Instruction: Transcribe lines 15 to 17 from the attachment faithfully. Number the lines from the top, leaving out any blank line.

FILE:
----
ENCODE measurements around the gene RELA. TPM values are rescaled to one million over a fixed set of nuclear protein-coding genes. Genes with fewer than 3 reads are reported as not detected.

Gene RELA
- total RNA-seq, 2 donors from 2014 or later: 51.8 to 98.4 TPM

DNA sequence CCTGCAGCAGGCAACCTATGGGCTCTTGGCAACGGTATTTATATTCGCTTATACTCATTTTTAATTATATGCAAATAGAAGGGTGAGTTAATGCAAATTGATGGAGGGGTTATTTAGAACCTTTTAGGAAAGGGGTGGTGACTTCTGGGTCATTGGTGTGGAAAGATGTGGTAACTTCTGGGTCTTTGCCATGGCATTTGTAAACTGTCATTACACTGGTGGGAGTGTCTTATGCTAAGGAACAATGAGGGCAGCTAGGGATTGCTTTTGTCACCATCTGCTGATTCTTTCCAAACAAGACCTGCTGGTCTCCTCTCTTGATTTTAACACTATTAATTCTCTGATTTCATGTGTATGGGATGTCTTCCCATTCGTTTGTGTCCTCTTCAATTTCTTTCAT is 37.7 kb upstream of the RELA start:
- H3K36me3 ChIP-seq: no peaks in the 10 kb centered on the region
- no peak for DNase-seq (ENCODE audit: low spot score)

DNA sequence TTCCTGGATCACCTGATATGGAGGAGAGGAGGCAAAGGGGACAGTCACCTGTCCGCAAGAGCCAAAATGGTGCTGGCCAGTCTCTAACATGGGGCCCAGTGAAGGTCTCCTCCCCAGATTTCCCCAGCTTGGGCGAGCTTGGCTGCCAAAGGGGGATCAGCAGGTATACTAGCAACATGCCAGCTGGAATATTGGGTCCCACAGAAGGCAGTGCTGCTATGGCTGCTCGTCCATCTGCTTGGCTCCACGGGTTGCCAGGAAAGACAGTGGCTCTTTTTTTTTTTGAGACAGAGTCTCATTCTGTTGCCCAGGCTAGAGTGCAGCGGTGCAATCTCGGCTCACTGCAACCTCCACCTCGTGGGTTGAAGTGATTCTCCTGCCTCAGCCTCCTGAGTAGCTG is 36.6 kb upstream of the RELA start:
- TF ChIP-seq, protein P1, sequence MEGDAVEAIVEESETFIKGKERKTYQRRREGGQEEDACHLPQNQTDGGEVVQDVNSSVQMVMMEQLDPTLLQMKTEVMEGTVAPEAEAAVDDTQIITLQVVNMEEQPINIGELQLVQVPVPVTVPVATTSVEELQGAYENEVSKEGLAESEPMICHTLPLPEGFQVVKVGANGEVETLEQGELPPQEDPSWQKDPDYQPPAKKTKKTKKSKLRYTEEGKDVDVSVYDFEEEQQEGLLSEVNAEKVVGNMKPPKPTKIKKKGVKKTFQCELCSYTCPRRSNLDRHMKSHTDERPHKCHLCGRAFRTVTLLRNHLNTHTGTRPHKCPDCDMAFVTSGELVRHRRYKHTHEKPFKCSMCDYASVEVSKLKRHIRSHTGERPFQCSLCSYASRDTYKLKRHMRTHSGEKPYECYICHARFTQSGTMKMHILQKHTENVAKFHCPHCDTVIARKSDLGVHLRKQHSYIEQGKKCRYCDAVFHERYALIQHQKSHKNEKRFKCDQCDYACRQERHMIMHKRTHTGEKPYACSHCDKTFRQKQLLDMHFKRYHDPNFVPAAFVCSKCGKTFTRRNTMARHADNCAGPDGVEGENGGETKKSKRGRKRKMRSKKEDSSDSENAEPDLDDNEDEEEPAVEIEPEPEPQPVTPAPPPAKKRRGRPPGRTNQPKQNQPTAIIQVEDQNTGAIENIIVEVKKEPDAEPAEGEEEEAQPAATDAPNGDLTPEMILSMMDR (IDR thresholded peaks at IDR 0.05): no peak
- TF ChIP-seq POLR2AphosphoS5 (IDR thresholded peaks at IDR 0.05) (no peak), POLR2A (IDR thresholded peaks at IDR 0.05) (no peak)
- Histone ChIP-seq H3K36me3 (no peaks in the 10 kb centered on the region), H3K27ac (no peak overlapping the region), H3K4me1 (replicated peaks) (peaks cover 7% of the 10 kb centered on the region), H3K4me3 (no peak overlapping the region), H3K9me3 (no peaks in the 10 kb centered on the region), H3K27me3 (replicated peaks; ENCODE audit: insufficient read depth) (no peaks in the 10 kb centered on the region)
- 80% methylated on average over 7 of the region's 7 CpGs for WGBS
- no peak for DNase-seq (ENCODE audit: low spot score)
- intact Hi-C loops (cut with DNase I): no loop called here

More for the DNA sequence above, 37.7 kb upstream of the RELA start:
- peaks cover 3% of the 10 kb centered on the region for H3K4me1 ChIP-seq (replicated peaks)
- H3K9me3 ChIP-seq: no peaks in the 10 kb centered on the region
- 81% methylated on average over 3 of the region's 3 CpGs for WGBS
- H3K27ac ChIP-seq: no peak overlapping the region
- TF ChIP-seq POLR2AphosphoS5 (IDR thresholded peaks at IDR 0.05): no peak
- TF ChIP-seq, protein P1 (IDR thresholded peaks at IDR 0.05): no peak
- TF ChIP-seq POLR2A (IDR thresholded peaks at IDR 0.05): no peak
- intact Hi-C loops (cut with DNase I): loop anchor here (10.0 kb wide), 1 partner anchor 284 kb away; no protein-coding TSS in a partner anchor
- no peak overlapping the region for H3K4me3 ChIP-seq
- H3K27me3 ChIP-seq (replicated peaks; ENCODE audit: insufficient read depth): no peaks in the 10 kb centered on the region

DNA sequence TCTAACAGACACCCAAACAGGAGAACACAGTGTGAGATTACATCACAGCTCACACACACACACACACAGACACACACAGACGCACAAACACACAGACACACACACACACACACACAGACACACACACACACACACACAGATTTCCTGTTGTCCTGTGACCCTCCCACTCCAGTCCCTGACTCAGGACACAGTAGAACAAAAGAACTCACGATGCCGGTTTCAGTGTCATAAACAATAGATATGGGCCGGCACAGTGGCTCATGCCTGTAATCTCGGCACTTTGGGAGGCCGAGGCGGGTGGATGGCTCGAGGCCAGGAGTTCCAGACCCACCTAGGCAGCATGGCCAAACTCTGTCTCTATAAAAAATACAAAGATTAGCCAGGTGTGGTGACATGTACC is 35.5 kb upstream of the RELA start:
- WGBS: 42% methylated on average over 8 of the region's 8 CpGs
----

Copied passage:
- peaks cover 3% of the 10 kb centered on the region for H3K4me1 ChIP-seq (replicated peaks)
- H3K9me3 ChIP-seq: no peaks in the 10 kb centered on the region
- 81% methylated on average over 3 of the region's 3 CpGs for WGBS